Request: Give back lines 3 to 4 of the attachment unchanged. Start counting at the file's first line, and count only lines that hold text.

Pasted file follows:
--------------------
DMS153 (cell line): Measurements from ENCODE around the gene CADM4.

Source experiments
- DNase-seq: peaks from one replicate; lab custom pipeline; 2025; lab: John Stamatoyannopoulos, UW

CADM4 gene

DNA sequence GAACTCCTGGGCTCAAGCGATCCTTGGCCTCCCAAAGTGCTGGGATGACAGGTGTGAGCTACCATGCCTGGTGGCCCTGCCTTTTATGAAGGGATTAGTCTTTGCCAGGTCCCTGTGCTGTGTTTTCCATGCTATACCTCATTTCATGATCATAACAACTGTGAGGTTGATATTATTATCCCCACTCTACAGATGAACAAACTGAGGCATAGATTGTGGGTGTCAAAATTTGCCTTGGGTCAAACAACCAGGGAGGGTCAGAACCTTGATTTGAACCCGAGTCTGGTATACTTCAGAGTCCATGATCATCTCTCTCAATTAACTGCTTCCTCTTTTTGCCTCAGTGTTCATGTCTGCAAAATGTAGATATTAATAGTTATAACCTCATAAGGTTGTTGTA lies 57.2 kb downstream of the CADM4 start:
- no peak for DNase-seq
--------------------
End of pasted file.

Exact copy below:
- DNase-seq: peaks from one replicate; lab custom pipeline; 2025; lab: John Stamatoyannopoulos, UW

CADM4 gene